Laurie Powell of Hickory spent two years crying after her adult son revealed he had been sexually abused by the manager of his Conover group home for adults with mental disabilities.
Her son, Burt, 37, described sexual abuse that happened repeatedly over a year’s time. He named other residents who fell victim to the man. During a police investigation, Powell learned that some group home workers knew about the abuse but did not report it because their jobs were threatened.
Now Powell is fighting for changes in state law that would ensure workers in these facilities report abuse if they witness it.
“At some point, I guess you have to decide that you are either going to continue to be a victim of a system or you’re going to try to make things better,” she said.
Powell; her son, Burt; and husband, Tom, spent the week in Raleigh petitioning lawmakers to pass “Burt’s law” – Senate Bill 445 and House Bill 355. The bills would increase the penalty to the highest misdemeanor – punishable by up to 120 days in jail – for those who witness but do not report client abuse in homes for the mentally ill, the elderly and similar institutions.
The bills would require workers to report abuse to the county department of social services and the local district attorney within 24 hours, but also provide them with protection from job threats or harassment for making the report.
“Right now, you report to the group home, but they have an interest in smashing it down and covering it up,” said Steven Walker, general counsel and policy director for Lt. Gov. Dan Forest, who supports the bills. “Under this law, there would be back-ups to make sure stuff like this doesn’t happen again.”
Powell is confident the law will pass with the bipartisan support it has gained in the week since it was introduced. It is simply “the right thing to do,” she said.
Still, getting this far has been an uphill battle for Powell. She says the company that owns the group home in Conover has tried to stop her, threatening a lawsuit.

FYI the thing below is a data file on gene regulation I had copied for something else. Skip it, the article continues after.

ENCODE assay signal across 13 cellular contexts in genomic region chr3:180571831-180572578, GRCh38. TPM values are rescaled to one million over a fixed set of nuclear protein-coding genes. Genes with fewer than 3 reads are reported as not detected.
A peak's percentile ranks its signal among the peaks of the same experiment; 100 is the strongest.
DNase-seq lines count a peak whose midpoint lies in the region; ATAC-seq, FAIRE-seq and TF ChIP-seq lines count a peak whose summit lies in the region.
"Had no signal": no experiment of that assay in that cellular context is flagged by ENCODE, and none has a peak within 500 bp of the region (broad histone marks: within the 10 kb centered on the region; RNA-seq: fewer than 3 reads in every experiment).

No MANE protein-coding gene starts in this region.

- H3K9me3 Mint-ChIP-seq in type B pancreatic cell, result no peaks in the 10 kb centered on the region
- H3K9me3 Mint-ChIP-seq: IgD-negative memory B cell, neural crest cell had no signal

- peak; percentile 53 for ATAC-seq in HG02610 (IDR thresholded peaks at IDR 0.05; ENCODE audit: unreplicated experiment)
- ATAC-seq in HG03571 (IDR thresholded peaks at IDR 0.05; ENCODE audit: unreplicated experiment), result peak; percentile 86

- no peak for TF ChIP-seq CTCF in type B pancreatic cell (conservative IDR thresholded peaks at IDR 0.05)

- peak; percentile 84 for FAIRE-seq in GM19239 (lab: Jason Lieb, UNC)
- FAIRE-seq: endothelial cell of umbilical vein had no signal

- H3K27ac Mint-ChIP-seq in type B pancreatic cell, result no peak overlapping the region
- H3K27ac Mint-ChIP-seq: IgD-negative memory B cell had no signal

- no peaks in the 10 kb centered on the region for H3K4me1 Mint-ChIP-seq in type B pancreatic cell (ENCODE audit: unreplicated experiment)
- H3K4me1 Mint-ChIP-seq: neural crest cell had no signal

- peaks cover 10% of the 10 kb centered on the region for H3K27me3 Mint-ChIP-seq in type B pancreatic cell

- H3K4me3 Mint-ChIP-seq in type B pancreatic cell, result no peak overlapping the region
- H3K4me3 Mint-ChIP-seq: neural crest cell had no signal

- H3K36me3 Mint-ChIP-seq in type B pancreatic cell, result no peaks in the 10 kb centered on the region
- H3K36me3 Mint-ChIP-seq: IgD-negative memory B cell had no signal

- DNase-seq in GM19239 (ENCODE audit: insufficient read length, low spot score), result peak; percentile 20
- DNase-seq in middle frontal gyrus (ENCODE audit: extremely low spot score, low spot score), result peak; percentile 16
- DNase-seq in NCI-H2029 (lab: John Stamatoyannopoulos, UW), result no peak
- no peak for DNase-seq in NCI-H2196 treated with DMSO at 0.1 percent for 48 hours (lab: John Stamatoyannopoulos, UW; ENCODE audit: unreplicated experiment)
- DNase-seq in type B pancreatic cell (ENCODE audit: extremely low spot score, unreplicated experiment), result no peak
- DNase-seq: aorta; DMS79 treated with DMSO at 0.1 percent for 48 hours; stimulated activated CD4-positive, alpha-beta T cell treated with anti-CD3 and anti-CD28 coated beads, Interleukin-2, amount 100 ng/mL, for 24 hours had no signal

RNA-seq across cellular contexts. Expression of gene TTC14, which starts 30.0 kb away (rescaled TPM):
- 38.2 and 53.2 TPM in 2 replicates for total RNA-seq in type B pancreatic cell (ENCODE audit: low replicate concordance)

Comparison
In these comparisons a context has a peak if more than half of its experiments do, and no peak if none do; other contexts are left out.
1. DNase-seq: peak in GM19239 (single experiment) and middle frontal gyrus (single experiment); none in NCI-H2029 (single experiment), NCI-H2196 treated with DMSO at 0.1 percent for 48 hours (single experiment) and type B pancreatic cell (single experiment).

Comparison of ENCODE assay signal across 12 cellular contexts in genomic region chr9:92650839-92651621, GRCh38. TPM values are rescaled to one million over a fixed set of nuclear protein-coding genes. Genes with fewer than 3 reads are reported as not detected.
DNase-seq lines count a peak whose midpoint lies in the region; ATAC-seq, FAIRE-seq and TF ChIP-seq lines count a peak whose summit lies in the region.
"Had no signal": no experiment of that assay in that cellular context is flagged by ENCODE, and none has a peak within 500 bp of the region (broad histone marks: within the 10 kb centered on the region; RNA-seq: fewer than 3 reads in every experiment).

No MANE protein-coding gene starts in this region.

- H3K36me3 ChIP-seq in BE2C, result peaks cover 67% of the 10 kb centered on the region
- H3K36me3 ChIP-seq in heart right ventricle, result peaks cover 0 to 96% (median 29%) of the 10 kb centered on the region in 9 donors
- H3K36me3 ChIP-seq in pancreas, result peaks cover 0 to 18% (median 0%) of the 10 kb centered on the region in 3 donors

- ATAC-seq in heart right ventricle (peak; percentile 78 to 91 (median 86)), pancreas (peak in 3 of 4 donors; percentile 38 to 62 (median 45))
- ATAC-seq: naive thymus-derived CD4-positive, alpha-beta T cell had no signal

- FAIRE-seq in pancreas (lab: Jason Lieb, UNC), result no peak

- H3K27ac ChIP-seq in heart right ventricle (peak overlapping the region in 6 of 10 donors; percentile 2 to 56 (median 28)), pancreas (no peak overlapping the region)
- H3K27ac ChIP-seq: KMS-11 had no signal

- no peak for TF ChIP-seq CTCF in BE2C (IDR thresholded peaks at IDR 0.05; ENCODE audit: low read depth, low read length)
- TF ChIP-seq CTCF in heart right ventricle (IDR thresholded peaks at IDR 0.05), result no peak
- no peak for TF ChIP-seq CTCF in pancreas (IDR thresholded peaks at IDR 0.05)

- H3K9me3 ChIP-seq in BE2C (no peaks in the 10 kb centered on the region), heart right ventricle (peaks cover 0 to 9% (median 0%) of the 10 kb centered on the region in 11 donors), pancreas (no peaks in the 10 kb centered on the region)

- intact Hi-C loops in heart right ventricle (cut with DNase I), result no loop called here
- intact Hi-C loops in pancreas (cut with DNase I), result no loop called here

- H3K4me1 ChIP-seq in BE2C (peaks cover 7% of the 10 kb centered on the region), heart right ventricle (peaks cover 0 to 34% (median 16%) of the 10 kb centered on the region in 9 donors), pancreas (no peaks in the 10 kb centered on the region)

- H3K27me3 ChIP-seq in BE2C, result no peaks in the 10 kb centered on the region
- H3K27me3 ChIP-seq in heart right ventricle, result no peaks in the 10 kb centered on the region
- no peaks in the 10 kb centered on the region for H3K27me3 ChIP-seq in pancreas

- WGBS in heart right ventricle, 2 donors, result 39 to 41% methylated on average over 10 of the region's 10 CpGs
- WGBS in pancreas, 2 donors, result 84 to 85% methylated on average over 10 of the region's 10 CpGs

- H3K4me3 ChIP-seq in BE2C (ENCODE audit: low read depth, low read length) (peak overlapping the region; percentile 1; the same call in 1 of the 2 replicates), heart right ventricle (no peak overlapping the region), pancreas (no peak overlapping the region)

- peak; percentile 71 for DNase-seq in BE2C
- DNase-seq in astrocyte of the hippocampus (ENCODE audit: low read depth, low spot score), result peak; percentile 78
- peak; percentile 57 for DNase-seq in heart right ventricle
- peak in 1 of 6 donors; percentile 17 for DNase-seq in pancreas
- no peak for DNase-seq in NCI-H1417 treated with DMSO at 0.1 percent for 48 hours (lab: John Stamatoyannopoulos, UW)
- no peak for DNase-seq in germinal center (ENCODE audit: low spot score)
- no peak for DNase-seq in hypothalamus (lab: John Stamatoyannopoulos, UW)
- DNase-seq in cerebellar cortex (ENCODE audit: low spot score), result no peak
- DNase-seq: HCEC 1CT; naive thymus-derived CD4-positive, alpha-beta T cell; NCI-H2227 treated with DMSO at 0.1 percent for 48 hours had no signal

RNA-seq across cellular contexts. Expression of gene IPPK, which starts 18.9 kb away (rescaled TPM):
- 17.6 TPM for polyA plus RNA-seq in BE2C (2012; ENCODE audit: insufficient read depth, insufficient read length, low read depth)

“I was told, ‘You’re just a mom. Nobody is going to listen to you.’ That’s like moving a rock uphill,” Powell said. “But if anyone can move that rock uphill, a mama can.”
Vicki Smith, executive director of Disability Rights North Carolina, which provides legal services for the disabled, said Burt’s law would be a good step in changing the culture in these facilities. She said workers that call Disability Rights with anonymous tips are often afraid to report abuse.
“This is not one mom who has developed a passion,” Smith said. “This is a systemic concern, and it’s critically important that we make these community-based residences safe for people.”
The Powells’ story
Burt told his mother about the abuse in 2012, about five years after it occurred and he had moved back home. Powell said the offender had not only abused Burt but forced him and a number of residents to sexually interact while he watched. Then to ensure silence, he made threats to harm their families.
The offender was in his late 60s and had worked with handicapped people his whole career, Powell said.
“This is North Carolina’s Sandusky,” Powell said, referring to the Pennsylvania State University football coach convicted as a serial child molester.
She wanted to go to court, but just days before Burt was scheduled to tell his story before an advocacy board and police, the man died from a heart attack.
The police investigation died with him. The Powells shifted to a legislative approach to protect others in the future.
“This law will pass because I will work until the day I die to get something done,” Powell said.
An uncertain future
After the abuse, Burt suffered from nightmares, woke up screaming and hid behind his dresser yelling “Get off of me.”
“It felt like a part of us died, thinking about somebody taking my child’s innocence,” she said. “What was taken away we will never get back.”
Even now, Burt cannot be separated from his parents for even one night because it is too stressful for him. The Powells are in their 60s and worry about the day they will no longer be around for their son.
The goal is for Burt to live in a supervised apartment, and he works with an in-home skill builder learning to cook and do laundry.
“I really thought we were working toward making Burt independent to where he knew he could survive OK, that people would care and love him,” Powell said. “I don’t know what I’m going to do with him.”